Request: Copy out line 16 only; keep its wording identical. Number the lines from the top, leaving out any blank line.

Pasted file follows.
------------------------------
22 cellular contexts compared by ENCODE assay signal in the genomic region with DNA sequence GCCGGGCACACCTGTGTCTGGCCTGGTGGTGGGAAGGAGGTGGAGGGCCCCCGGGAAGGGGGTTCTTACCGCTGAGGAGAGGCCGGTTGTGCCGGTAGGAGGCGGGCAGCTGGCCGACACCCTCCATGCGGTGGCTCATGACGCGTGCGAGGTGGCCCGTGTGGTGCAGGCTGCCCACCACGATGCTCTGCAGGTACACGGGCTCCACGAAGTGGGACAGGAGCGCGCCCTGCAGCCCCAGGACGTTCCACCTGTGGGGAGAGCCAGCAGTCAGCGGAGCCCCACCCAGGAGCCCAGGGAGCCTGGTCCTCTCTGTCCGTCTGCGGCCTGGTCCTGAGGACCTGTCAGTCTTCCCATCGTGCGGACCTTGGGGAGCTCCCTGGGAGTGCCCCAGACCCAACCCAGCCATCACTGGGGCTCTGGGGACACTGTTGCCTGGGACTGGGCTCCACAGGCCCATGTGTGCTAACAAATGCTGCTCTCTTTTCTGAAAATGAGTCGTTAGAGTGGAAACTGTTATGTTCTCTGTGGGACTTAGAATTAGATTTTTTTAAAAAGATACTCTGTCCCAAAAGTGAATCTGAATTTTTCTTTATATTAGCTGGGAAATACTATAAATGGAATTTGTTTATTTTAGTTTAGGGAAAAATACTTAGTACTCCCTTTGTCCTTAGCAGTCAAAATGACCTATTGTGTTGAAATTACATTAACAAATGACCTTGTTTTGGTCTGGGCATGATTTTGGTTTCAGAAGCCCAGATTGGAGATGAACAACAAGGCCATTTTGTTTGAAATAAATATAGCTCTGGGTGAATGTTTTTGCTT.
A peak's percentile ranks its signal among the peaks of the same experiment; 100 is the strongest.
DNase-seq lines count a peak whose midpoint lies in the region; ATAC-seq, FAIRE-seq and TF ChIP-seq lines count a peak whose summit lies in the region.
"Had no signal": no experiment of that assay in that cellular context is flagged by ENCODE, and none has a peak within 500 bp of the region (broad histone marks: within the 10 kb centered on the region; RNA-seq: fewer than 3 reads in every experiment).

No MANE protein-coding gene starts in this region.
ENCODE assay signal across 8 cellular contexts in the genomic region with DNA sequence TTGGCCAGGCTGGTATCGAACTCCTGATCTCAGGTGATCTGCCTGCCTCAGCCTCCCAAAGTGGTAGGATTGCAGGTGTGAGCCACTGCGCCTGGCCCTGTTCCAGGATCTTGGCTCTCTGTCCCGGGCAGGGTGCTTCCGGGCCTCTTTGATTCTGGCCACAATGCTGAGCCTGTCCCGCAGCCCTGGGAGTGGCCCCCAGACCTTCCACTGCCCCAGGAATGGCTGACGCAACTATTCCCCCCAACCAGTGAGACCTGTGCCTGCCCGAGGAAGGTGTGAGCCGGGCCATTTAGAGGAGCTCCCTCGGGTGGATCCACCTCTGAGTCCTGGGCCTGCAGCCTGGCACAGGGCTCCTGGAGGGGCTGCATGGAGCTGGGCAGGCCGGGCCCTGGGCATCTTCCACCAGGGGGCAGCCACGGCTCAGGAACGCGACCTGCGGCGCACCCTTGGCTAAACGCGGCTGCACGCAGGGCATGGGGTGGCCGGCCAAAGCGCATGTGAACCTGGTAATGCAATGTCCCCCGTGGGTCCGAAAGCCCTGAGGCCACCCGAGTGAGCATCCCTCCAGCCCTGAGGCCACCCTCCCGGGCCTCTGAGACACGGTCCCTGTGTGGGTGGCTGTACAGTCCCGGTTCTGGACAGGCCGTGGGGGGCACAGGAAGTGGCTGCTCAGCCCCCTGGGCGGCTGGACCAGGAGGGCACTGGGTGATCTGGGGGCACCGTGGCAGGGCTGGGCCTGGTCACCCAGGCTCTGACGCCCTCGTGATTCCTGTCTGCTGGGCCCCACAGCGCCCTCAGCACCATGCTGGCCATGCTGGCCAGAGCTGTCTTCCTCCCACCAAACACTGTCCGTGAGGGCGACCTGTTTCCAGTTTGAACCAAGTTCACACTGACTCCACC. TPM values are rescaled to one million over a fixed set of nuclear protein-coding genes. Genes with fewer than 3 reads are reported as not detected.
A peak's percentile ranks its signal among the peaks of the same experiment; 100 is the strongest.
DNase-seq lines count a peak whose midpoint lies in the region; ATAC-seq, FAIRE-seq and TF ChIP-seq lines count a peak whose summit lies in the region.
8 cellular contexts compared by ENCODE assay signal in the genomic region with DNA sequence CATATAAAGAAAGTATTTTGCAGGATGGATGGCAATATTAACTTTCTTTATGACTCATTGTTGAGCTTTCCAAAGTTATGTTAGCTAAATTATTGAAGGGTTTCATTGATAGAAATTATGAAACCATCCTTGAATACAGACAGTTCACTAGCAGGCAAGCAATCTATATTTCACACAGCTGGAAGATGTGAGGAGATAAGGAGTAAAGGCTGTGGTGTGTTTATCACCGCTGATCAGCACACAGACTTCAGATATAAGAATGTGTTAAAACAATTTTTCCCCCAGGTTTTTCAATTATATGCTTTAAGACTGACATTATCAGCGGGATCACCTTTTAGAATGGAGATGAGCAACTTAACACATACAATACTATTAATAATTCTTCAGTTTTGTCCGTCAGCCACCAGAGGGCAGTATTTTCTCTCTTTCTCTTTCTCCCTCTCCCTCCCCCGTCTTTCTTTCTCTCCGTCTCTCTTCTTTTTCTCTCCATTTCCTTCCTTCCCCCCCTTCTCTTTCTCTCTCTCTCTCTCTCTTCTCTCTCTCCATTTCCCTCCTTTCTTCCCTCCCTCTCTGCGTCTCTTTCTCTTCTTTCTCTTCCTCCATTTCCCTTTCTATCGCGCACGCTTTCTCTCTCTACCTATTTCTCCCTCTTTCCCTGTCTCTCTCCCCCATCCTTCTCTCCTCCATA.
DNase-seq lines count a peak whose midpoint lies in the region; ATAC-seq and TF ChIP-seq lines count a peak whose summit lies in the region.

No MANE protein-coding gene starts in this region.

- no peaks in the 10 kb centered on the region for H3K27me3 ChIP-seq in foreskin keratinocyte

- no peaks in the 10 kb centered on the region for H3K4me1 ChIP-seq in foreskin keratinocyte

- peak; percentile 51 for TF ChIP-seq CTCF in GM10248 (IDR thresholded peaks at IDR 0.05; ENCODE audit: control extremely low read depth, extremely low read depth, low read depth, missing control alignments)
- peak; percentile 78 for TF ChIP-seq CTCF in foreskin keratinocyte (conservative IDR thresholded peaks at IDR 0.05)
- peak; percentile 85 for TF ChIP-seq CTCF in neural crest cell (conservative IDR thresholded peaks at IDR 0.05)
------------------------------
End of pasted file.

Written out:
- peak; percentile 85 for TF ChIP-seq CTCF in neural crest cell (conservative IDR thresholded peaks at IDR 0.05)